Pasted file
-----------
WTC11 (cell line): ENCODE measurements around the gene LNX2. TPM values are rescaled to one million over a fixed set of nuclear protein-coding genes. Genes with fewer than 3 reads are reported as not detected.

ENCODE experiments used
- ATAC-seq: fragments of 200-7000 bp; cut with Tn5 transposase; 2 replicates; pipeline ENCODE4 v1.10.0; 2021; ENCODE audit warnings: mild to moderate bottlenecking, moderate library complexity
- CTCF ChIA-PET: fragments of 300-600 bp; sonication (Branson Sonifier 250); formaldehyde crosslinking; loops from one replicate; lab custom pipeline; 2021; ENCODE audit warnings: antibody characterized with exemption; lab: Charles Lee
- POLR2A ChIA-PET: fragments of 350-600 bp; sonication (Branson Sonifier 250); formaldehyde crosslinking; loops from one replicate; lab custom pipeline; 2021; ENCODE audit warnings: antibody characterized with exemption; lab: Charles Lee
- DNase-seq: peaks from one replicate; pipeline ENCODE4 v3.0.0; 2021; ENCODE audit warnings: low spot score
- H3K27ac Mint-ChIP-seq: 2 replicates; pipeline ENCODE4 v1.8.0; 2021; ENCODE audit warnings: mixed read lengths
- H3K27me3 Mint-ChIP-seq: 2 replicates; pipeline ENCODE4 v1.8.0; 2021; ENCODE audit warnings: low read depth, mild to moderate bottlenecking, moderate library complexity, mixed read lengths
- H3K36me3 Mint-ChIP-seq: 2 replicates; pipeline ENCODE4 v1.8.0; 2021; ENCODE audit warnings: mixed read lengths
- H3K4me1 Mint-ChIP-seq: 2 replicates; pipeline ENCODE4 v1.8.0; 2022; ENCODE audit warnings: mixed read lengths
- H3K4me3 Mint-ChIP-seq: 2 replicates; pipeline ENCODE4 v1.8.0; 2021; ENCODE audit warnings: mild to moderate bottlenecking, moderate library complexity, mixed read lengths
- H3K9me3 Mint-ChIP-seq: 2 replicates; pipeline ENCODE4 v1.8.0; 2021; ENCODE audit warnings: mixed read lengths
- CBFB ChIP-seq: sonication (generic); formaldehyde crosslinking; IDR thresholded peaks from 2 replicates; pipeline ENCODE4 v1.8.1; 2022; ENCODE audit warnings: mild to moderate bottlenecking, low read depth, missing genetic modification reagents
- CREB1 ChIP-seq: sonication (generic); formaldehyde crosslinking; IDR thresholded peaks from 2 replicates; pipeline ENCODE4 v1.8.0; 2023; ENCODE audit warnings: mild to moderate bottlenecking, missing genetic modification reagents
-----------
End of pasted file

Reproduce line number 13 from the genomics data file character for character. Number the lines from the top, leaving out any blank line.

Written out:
- CBFB ChIP-seq: sonication (generic); formaldehyde crosslinking; IDR thresholded peaks from 2 replicates; pipeline ENCODE4 v1.8.1; 2022; ENCODE audit warnings: mild to moderate bottlenecking, low read depth, missing genetic modification reagents